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Depletion, intersectionality and the limits of social policy: child carers in Mexico City

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This article makes a dual contribution. First, it adds an intersectional perspective to studies of depletion through social reproduction, examining the depletion experienced by children and adolescents caring for their younger siblings in Mexico City. The depletion that child carers experience is shaped by age, low income, other forms of work in and outside the home, and gender. Second, we explore the limitations of cash transfer welfare programmes by examining their failure to address the needs of children who provide care within the family and show how misperceptions by social policymakers of the experiences of young carers limit the capacity of social policies to make a difference to their well-being. The article underlines the importance of the greater recognition of social reproductive work by poor children and adolescents, and of the intersectional depletion that they experience, both within social policy and in academic research.
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Keywords: Mexico; child carers; depletion; intersectionality; sibling care; social policy

Document Type: Research Article

Affiliations: 1: University of York, UK 2: World Bank, USA 3: University of Warwick, UK

Publication date: June 2020

This article was made available online on April 27, 2020 as a Fast Track article with title: "Depletion, intersectionality and the limits of social policy: child carers in Mexico City".

More about this publication?
  • The European Journal of Politics and Gender (EJPG) is a peer-reviewed journal that publishes international, cutting-edge research in the broad field of politics and gender. EJPG is the flagship journal of the European Conference on Politics and Gender (ECPG).

    EJPG is firmly embedded in global politics and gender scholarship, its scope is not limited to Europe. EJPG aims to advance gender and politics research in all its diversity. To this end it publishes Research Articles in the wide field of gender and politics, including a variety of geographical and thematic foci, methods and epistemological traditions. Contributions may rely on single-country case studies as much as cross-national comparative work or theoretical debates. The core criterion for publication is innovation and rigorous argumentation. Articles must have a clear 'take home message'.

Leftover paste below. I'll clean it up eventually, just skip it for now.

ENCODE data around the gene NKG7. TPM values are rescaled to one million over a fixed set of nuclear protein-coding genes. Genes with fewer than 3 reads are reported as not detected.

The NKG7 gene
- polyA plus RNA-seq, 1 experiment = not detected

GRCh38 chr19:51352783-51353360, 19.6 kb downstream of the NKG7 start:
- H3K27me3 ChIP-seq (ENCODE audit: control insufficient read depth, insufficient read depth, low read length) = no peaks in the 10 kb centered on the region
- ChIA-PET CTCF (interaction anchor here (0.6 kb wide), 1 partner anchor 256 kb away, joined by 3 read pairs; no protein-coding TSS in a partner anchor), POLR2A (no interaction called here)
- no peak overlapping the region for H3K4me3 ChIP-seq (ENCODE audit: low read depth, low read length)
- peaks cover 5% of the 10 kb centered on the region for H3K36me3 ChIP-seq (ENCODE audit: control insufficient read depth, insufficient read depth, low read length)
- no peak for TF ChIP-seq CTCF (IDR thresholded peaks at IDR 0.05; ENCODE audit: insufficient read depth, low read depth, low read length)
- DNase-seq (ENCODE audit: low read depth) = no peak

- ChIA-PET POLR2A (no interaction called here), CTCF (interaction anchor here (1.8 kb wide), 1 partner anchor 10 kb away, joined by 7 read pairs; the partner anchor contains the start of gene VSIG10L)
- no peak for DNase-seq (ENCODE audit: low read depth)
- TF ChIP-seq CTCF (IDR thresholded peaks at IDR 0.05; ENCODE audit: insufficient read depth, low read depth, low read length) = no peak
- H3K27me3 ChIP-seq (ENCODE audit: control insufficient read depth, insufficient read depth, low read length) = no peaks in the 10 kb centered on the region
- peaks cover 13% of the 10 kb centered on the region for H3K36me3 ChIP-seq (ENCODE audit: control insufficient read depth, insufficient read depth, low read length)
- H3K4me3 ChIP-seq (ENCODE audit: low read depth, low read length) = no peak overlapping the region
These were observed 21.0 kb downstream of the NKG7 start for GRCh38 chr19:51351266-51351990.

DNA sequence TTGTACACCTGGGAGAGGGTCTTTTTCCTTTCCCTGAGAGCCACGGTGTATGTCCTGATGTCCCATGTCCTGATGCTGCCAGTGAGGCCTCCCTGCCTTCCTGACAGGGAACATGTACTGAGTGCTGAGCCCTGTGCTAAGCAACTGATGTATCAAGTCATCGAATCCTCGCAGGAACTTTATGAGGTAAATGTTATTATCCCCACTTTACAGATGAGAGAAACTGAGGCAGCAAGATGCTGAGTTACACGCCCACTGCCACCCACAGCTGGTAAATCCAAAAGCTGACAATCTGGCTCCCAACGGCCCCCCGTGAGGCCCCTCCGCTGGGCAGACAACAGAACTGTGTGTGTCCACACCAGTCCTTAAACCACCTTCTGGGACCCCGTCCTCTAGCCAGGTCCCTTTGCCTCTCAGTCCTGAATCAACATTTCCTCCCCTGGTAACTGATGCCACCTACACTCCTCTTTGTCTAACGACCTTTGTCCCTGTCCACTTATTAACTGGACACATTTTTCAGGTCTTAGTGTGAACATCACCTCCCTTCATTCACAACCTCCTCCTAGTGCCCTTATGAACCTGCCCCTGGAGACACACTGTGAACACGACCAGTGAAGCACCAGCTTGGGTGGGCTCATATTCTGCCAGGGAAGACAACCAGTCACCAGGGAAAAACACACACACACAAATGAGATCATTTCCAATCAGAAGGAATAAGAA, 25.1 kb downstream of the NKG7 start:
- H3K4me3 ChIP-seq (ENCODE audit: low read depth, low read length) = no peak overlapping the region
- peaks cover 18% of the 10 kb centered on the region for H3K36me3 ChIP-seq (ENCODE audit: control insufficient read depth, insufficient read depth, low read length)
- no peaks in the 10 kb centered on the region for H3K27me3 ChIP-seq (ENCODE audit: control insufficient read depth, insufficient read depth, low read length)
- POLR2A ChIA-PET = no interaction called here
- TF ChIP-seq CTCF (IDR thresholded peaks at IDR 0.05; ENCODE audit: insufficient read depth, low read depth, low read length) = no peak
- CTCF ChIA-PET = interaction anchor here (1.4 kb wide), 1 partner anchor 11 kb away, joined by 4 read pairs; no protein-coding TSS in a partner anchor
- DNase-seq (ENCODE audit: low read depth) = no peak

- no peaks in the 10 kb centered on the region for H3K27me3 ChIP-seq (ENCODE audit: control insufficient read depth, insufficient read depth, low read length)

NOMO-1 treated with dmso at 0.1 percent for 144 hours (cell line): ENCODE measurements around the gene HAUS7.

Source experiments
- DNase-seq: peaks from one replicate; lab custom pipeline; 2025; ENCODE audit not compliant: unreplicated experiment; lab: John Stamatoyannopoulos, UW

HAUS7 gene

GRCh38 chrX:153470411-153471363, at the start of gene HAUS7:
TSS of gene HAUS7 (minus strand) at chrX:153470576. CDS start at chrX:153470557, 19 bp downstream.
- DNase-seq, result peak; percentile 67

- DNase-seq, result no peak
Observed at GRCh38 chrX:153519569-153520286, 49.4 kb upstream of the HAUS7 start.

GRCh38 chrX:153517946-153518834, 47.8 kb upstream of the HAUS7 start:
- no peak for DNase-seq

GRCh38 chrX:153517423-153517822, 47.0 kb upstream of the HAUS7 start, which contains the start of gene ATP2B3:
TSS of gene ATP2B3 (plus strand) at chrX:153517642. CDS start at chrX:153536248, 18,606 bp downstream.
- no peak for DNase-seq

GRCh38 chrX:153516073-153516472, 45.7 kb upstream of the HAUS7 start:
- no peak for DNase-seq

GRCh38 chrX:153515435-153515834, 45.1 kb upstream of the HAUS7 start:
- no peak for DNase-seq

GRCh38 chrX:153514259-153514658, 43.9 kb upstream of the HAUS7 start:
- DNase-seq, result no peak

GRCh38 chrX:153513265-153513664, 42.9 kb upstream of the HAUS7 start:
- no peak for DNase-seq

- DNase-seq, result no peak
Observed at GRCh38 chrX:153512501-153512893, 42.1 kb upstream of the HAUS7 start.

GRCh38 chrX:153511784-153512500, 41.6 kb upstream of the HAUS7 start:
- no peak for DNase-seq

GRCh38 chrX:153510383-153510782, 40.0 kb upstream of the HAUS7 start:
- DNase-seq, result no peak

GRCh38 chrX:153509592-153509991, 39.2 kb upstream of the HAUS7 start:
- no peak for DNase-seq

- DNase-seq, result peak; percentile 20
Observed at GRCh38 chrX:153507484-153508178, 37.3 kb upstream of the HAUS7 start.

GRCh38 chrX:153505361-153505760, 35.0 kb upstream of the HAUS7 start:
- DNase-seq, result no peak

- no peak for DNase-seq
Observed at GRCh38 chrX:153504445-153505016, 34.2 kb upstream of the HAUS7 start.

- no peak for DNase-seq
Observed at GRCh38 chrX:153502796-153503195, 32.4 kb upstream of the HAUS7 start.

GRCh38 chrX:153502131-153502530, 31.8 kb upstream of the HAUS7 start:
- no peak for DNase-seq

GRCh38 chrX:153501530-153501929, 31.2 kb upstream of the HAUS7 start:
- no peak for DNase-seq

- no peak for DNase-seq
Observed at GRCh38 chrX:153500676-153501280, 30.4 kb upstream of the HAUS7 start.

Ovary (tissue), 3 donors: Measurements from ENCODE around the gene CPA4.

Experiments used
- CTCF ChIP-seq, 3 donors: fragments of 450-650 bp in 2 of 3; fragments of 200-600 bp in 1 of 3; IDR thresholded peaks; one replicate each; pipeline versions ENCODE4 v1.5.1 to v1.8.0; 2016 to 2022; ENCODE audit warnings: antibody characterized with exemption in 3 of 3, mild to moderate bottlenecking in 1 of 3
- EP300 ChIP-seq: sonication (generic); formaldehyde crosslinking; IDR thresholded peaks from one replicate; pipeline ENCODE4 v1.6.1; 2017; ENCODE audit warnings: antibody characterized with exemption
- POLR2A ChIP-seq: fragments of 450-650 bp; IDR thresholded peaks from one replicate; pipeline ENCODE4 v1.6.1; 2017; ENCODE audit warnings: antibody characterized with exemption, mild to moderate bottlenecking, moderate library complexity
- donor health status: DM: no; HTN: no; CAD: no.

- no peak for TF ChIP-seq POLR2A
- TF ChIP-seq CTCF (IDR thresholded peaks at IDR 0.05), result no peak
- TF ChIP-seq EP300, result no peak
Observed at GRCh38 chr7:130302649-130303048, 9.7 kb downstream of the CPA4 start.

EJPG understands gender as a political phenomenon that shapes power relations. Gender is contextual and is influenced by the intersection of multiple social categories and identities. The processes produce patterns of political inclusion and exclusion that are sometimes immediately visible, but often also hidden. EJPG therefore studies formal and informal components of politics in local, national, transnational and global realms. Subfields encompass, but are not limited to: social movements; representation; political participation; governance; public policy; the European Union; political economy; conflict and development; citizenship; LGBTQI politics; sexuality; and international relations.

    EJPG solicits State of the Art pieces, which provide timely analyses of developments in the many subfields of politics and gender. These contributions focus on salient and contemporary themes. What are new research puzzles and dilemmas? Finally, EJPG includes a Gender Updates section, in which short descriptive pieces present data or analyses related to elections, policy changes, and public debates on gender-related issues across Europe. This section is a valuable resource for scholars, students, activists, and practitioners who may use this data for research and interventions in policy and public debate.

    For questions and pre-submission enquiries, please contact the editorial team at: [email protected]

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